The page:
Apple caused quite a stir with the announcement of their Pro
Display XDR, a High Dynamic Range display that occupies a
convoluted space in the market. It seeks to be both a Very Nice
Computer Display, and a reference HDR video monitor — but by most
measures it’s far too expensive to be the former, and not quite
up to the rarified specs of the latter. Confusingly, it also
outperforms some HDR displays costing considerably more, by some
metrics. It’s currently the only display-only device Apple makes,
and it’s simultaneously ludicrously expensive and a
too-good-to-be-true deal. Suffice it to say that while there may
be very few people for whom the Pro Display XDR is the
unquestionably right choice, they know who they are, and they
don’t need the internet’s advice about it.
The above is just a preamble to the article, which is about how Apple is displaying HDR content on lesser displays, but that’s the best description of the Pro Display XDR I’ve ever seen. I just had to quote it. Anyway, Maschwitz’s main point:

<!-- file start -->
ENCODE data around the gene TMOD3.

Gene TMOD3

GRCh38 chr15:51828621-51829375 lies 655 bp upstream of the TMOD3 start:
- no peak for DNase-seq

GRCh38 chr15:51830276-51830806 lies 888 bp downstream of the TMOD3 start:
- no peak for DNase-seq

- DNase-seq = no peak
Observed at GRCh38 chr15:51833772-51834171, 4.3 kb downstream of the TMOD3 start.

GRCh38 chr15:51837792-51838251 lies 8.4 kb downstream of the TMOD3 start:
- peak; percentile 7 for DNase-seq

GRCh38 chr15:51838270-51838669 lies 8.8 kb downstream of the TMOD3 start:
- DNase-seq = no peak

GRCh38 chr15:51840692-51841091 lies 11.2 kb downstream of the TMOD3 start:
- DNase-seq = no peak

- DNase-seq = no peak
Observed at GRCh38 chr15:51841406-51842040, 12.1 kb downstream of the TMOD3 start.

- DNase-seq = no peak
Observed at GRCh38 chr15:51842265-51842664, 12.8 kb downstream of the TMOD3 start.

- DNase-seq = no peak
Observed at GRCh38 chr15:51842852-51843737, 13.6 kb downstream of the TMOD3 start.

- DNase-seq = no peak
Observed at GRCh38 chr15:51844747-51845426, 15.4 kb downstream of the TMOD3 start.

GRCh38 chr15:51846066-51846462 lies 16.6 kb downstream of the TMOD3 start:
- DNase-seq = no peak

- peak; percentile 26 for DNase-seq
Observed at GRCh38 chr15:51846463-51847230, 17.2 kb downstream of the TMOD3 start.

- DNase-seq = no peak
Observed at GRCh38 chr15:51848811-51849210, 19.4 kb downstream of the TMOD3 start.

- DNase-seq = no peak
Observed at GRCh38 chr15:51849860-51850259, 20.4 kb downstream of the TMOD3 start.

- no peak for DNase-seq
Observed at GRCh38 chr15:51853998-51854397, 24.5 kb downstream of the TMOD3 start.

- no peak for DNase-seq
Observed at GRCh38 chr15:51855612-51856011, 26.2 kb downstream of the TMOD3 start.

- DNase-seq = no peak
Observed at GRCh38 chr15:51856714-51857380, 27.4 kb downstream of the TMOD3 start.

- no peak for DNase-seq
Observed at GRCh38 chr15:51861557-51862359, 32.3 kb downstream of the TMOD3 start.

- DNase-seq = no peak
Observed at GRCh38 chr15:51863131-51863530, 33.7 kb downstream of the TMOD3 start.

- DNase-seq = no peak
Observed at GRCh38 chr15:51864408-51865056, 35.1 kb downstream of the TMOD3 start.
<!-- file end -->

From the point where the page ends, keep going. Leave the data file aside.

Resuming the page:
So Apple has a method of showing HDR and SDR content together on
the same screen. It works on every display Apple bills as “HDR,”
even though the phones are performing the stunt using a different
underlying technology than the 32” Mac display. The XDR uses
“local dimming” to light up an array of LEDs brighter behind the
HDR pixels, as needed. The OLED displays drive each pixel to the
desired brightness individually.
Apple groups all this under one umbrella they call EDR, or
Extended Dynamic Range. And even as they tout EDR as a selling
point of their professional display and flagship iPhones, Apple
has also quietly extended it to older Macs that were never
advertised as being HDR-capable.
I had noticed this, but never really noted it.
★ Saturday, 5 December 2020